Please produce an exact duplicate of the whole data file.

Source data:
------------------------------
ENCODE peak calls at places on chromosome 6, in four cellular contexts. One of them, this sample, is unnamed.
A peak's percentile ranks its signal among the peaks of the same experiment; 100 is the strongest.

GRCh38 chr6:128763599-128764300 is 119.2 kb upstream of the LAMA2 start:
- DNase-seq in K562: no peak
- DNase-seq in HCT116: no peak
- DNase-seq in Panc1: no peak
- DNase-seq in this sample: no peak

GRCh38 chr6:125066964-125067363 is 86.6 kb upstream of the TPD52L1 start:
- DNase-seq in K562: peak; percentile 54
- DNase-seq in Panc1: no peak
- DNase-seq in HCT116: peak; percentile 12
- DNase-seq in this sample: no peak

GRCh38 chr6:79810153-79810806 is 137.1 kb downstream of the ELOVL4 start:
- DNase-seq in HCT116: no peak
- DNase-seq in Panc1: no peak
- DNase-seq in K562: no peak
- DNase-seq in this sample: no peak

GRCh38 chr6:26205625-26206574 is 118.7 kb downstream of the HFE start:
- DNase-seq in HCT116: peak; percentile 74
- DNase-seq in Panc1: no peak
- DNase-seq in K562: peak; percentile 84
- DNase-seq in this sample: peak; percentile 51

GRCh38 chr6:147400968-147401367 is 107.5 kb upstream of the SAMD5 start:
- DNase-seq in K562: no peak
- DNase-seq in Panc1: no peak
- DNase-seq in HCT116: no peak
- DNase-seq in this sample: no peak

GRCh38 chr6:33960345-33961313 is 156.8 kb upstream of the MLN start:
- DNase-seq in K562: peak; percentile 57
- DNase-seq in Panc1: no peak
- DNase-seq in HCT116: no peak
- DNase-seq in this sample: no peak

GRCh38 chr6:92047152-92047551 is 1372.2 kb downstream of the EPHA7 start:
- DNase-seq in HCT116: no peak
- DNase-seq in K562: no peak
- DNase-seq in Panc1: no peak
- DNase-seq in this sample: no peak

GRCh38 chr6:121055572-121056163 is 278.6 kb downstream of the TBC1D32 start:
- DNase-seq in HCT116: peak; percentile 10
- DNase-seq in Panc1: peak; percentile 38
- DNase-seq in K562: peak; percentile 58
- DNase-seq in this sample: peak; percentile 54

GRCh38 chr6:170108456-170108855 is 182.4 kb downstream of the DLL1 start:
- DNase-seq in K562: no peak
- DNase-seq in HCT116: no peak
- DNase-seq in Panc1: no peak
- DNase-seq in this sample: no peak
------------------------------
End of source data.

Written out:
ENCODE peak calls at places on chromosome 6, in four cellular contexts. One of them, this sample, is unnamed.
A peak's percentile ranks its signal among the peaks of the same experiment; 100 is the strongest.

GRCh38 chr6:128763599-128764300 is 119.2 kb upstream of the LAMA2 start:
- DNase-seq in K562: no peak
- DNase-seq in HCT116: no peak
- DNase-seq in Panc1: no peak
- DNase-seq in this sample: no peak

GRCh38 chr6:125066964-125067363 is 86.6 kb upstream of the TPD52L1 start:
- DNase-seq in K562: peak; percentile 54
- DNase-seq in Panc1: no peak
- DNase-seq in HCT116: peak; percentile 12
- DNase-seq in this sample: no peak

GRCh38 chr6:79810153-79810806 is 137.1 kb downstream of the ELOVL4 start:
- DNase-seq in HCT116: no peak
- DNase-seq in Panc1: no peak
- DNase-seq in K562: no peak
- DNase-seq in this sample: no peak

GRCh38 chr6:26205625-26206574 is 118.7 kb downstream of the HFE start:
- DNase-seq in HCT116: peak; percentile 74
- DNase-seq in Panc1: no peak
- DNase-seq in K562: peak; percentile 84
- DNase-seq in this sample: peak; percentile 51

GRCh38 chr6:147400968-147401367 is 107.5 kb upstream of the SAMD5 start:
- DNase-seq in K562: no peak
- DNase-seq in Panc1: no peak
- DNase-seq in HCT116: no peak
- DNase-seq in this sample: no peak

GRCh38 chr6:33960345-33961313 is 156.8 kb upstream of the MLN start:
- DNase-seq in K562: peak; percentile 57
- DNase-seq in Panc1: no peak
- DNase-seq in HCT116: no peak
- DNase-seq in this sample: no peak

GRCh38 chr6:92047152-92047551 is 1372.2 kb downstream of the EPHA7 start:
- DNase-seq in HCT116: no peak
- DNase-seq in K562: no peak
- DNase-seq in Panc1: no peak
- DNase-seq in this sample: no peak

GRCh38 chr6:121055572-121056163 is 278.6 kb downstream of the TBC1D32 start:
- DNase-seq in HCT116: peak; percentile 10
- DNase-seq in Panc1: peak; percentile 38
- DNase-seq in K562: peak; percentile 58
- DNase-seq in this sample: peak; percentile 54

GRCh38 chr6:170108456-170108855 is 182.4 kb downstream of the DLL1 start:
- DNase-seq in K562: no peak
- DNase-seq in HCT116: no peak
- DNase-seq in Panc1: no peak
- DNase-seq in this sample: no peak